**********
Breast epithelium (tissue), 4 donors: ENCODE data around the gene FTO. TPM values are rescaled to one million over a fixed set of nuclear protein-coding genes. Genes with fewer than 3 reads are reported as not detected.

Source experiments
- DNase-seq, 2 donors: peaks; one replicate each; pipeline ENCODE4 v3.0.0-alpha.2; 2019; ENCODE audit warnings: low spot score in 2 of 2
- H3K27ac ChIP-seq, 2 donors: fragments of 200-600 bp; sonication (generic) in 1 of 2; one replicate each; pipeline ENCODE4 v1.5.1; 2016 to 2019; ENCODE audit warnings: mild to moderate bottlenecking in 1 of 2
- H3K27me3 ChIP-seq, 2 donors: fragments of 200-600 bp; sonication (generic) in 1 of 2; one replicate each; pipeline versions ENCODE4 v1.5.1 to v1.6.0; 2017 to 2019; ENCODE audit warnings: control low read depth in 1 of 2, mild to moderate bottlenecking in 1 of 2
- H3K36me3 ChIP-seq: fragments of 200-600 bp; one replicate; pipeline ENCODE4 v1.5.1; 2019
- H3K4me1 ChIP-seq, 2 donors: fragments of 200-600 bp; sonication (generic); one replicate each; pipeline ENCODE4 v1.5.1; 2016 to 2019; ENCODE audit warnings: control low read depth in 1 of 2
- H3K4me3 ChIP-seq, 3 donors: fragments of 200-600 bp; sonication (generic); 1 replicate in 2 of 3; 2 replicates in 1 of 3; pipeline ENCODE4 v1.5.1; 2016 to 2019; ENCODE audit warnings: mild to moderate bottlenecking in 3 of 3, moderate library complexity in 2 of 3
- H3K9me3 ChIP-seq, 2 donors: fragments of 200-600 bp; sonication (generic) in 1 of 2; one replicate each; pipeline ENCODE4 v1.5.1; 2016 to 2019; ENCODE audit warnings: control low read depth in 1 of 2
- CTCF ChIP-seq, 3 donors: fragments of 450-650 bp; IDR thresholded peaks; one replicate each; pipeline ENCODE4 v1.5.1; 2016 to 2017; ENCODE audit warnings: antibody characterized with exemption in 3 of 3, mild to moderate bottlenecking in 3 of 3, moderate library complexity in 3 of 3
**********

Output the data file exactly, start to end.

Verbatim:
Breast epithelium (tissue), 4 donors: ENCODE data around the gene FTO. TPM values are rescaled to one million over a fixed set of nuclear protein-coding genes. Genes with fewer than 3 reads are reported as not detected.

Source experiments
- DNase-seq, 2 donors: peaks; one replicate each; pipeline ENCODE4 v3.0.0-alpha.2; 2019; ENCODE audit warnings: low spot score in 2 of 2
- H3K27ac ChIP-seq, 2 donors: fragments of 200-600 bp; sonication (generic) in 1 of 2; one replicate each; pipeline ENCODE4 v1.5.1; 2016 to 2019; ENCODE audit warnings: mild to moderate bottlenecking in 1 of 2
- H3K27me3 ChIP-seq, 2 donors: fragments of 200-600 bp; sonication (generic) in 1 of 2; one replicate each; pipeline versions ENCODE4 v1.5.1 to v1.6.0; 2017 to 2019; ENCODE audit warnings: control low read depth in 1 of 2, mild to moderate bottlenecking in 1 of 2
- H3K36me3 ChIP-seq: fragments of 200-600 bp; one replicate; pipeline ENCODE4 v1.5.1; 2019
- H3K4me1 ChIP-seq, 2 donors: fragments of 200-600 bp; sonication (generic); one replicate each; pipeline ENCODE4 v1.5.1; 2016 to 2019; ENCODE audit warnings: control low read depth in 1 of 2
- H3K4me3 ChIP-seq, 3 donors: fragments of 200-600 bp; sonication (generic); 1 replicate in 2 of 3; 2 replicates in 1 of 3; pipeline ENCODE4 v1.5.1; 2016 to 2019; ENCODE audit warnings: mild to moderate bottlenecking in 3 of 3, moderate library complexity in 2 of 3
- H3K9me3 ChIP-seq, 2 donors: fragments of 200-600 bp; sonication (generic) in 1 of 2; one replicate each; pipeline ENCODE4 v1.5.1; 2016 to 2019; ENCODE audit warnings: control low read depth in 1 of 2
- CTCF ChIP-seq, 3 donors: fragments of 450-650 bp; IDR thresholded peaks; one replicate each; pipeline ENCODE4 v1.5.1; 2016 to 2017; ENCODE audit warnings: antibody characterized with exemption in 3 of 3, mild to moderate bottlenecking in 3 of 3, moderate library complexity in 3 of 3